Shame is often cast on others very hypocritically. In our responses to Covid-19, we have created a lot of opportunity to cast shame on strangers. A good buddy of mine was tide-pooling at a beach with his daughter the other day. There wasn’t a person in sight. Soon, a duo of cyclists cruised by. One of them shouted, scornfully, at my friend, “Social distancing!!” To what benefit? I’m not sure, but the attempt at shame-casting was shame-worthy.
In an environment of heightened emotions, we might think other people are acting shamefully with more regularity than usual. Or maybe, with a little reflection, even our own actions deserve a little shame.
SHAME ON ME
In social distancing, we have agreed to not see people that we would normally spend time around. Some of these people we miss dearly. Others, we are pleased to avoid. Some other social situations we had previously not considered avoiding, but now enjoy their absence. How does this affect us? Usually, when we get enjoyment from an act we “should not” enjoy, (like eating too much cake or avoiding a friend or family member) we feel at least a little bit of shame or guilt. There’s a reason we call it a “guilty pleasure.”
Humor me while I indulge in a hypothetical shaky moment between uncertain friends. Let’s say that you have a monthly dinner date with a friend but the requirements of social distancing prevent you two from meeting this month. Also suppose that you were getting a little tired of this monthly dinner date. The whole idea of monthly meetings was an experiment. He wasn’t really that great of a friend, and you suspect that he benefited more than you did from the monthly meeting. After all, all he did was complain about mutual acquaintances and you found it annoying. While you thought he was a bit broken, you could see that he needed a friend. You were happy to be that friend when it was convenient, but now seems like a great opportunity to duck out of the arrangement. “Thank you, social distancing.” Next month, maybe you’ll feel different.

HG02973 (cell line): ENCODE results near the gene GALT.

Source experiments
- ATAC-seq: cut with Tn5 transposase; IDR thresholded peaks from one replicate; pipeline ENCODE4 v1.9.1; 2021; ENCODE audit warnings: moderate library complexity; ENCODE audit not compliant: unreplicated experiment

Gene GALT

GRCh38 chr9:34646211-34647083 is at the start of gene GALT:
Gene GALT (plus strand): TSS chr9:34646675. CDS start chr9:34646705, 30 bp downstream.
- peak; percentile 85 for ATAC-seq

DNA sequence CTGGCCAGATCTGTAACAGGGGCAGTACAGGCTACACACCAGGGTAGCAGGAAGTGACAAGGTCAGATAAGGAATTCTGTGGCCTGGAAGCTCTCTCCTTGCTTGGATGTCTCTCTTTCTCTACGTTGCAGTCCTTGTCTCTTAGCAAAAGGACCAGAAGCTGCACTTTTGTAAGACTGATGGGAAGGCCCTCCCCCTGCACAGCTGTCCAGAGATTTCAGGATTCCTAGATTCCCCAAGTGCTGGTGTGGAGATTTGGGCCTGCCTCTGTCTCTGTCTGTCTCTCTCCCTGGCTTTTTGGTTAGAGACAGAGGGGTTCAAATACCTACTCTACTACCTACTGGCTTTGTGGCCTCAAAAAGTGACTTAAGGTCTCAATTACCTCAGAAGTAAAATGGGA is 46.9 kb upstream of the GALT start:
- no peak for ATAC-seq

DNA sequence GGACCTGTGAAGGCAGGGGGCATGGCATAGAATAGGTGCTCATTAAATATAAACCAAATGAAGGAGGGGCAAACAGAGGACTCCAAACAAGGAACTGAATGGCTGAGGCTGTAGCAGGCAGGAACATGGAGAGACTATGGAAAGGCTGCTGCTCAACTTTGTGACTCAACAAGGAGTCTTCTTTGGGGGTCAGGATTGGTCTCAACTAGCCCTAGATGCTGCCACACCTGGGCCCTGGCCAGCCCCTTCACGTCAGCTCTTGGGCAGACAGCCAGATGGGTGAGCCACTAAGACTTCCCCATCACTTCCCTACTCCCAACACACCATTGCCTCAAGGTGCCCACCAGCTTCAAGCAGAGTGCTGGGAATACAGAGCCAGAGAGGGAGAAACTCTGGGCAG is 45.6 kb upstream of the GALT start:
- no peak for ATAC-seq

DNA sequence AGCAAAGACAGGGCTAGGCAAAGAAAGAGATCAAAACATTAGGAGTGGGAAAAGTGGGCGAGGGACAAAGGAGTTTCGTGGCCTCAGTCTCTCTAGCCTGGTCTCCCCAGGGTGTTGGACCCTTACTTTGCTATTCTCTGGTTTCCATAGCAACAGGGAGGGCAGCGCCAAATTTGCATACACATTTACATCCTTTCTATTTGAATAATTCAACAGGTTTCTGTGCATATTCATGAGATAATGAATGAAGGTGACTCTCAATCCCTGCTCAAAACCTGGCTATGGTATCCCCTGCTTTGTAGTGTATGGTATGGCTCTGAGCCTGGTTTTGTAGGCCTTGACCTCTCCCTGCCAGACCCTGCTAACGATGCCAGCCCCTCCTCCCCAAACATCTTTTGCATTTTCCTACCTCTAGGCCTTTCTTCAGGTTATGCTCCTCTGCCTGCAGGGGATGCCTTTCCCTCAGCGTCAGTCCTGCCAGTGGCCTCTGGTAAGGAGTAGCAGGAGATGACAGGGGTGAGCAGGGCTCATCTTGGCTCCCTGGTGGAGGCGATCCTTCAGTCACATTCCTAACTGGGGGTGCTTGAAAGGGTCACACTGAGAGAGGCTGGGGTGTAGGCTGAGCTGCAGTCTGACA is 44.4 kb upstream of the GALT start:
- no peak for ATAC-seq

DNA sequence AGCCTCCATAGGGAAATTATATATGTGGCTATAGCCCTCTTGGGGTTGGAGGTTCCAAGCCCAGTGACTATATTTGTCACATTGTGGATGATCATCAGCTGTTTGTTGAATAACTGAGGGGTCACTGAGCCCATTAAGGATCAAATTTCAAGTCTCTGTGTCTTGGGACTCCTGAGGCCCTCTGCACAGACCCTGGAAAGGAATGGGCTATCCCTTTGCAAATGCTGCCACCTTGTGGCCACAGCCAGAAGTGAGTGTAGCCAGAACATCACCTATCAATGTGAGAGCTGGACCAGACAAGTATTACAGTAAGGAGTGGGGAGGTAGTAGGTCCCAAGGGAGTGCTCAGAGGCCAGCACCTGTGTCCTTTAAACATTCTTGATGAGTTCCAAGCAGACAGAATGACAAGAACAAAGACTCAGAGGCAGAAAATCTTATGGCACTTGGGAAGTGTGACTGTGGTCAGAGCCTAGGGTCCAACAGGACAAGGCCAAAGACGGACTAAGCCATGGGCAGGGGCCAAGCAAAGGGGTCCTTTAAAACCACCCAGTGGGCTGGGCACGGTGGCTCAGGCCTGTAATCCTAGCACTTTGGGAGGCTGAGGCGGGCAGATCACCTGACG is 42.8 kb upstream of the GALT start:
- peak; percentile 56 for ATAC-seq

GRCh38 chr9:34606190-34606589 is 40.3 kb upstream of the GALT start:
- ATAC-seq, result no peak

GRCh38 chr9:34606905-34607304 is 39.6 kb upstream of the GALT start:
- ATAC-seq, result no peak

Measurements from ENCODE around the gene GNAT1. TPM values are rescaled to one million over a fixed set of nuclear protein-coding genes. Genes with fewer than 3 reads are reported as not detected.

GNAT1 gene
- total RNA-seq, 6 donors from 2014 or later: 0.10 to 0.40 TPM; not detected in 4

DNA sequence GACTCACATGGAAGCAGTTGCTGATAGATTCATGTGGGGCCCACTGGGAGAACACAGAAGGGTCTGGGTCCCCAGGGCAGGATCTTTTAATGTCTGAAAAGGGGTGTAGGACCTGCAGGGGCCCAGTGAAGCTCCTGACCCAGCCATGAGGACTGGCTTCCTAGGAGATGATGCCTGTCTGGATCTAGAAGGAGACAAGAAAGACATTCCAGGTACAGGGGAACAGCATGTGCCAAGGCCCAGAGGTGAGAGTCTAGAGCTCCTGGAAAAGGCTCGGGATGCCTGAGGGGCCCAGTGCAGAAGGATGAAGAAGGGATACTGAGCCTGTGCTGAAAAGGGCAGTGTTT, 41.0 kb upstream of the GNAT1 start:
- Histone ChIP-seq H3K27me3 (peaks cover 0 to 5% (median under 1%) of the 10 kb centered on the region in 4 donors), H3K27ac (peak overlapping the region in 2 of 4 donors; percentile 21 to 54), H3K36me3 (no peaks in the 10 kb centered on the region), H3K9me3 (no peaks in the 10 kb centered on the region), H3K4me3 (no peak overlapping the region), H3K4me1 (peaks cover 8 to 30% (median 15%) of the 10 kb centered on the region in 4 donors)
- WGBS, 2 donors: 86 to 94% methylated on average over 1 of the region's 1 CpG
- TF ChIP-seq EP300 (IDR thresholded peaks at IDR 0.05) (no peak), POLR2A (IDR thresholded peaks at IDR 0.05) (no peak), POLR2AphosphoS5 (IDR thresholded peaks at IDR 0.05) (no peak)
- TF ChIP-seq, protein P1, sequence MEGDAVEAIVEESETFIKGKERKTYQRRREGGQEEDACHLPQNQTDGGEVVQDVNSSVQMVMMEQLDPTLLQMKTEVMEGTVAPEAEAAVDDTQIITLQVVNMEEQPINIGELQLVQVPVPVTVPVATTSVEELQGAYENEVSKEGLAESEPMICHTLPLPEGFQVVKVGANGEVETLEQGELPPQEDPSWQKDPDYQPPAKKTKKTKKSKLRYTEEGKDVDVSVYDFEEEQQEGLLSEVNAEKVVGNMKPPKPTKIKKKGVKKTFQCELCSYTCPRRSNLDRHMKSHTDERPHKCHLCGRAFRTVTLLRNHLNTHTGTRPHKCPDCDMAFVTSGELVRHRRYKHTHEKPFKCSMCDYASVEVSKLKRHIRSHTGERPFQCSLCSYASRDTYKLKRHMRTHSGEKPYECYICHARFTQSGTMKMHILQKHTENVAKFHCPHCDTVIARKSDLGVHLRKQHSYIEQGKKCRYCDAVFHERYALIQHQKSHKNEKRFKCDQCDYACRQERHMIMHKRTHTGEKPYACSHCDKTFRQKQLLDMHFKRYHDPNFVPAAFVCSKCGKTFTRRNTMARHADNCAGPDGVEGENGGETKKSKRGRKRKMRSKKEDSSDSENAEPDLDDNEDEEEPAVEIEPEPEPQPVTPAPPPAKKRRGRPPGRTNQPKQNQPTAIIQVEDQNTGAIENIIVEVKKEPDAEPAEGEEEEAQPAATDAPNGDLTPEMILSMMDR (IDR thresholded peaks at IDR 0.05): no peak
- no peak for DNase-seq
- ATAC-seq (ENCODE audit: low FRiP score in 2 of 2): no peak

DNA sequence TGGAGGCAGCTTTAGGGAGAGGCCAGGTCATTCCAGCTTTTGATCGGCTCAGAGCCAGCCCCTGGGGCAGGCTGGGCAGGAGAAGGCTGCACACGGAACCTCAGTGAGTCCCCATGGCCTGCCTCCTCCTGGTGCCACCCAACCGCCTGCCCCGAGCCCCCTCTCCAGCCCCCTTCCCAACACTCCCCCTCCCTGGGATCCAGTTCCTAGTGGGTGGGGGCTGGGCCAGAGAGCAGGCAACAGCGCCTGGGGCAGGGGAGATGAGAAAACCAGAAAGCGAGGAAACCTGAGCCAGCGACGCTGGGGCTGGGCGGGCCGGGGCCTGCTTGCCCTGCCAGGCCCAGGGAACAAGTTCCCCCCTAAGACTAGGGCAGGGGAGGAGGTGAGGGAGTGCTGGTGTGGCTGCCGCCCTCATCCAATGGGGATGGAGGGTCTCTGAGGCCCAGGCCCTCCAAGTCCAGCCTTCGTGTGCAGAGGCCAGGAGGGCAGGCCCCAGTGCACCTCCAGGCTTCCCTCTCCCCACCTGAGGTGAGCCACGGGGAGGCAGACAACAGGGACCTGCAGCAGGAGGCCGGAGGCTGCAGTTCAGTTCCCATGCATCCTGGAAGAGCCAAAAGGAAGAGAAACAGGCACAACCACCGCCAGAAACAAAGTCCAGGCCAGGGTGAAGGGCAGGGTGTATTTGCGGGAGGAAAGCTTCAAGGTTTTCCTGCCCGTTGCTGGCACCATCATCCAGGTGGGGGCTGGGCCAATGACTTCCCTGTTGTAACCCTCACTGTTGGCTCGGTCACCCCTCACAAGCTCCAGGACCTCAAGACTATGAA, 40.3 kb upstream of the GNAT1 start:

You’re probably thinking that this relationship was destined to dissolve (and maybe they should try different meds) but that isn’t necessarily true. Government-mandated restrictions on gatherings create a layer of fog between some friends. The veil of ignorance covering the reason for friends not seeing each other (“Have they not visited because of government mandate, or just because they don’t like me?”) creates a prisoner’s dilemma where we can do more harm than good.
The psyche is a bizarre thing. What happens when we observe ourselves wronging a person with whom we have an unsigned contract of friendship? Shame begets mistrust. When we feel a little ashamed about avoiding our friend, our psyche, in a tantrum of projection and blame avoidance, can easily generate mistrust toward the person we wronged. Once we wrong that person (by neglecting our relationship) we assume his willingness to neglect, or betray, the relationship too. Thus, we can begin to mistrust another person when we grow suspicious of their capacity for betrayal. What tipped us off to the idea that they might betray our friendship? Our own betrayal of the relationship… no matter how small it might have been at the time. We assume our friend is unaware of the pleasure we gained from avoiding him. However, this pleasure is not without consequence. In fact, we might begin to mistrust him precisely when we understand that he might get the same guilty pleasure by neglecting our friendship in like fashion. I don’t need to point out the obvious immaturity here. In this example, the root cause of our mistrust toward our friend’s commitment is actually our own shame in choosing to avoid him.
Changes in our psyche are rarely made under our full control. One emotion morphs into another when we see our reflection (no matter how distorted) in another person. In this example, we are obviously not talking about a super high-quality friendship that has weathered many ups and downs. Many friendships can benefit from the endurance of stress. Others whither and disappear, and not without emotional fireworks. While some personalities are far more neurotic and insecure than others, everyone must maintain positive relationships for overall health. Government-mandated social distancing has fertilized the soil for negative feelings between friends. And this can make us ashamed of ourselves.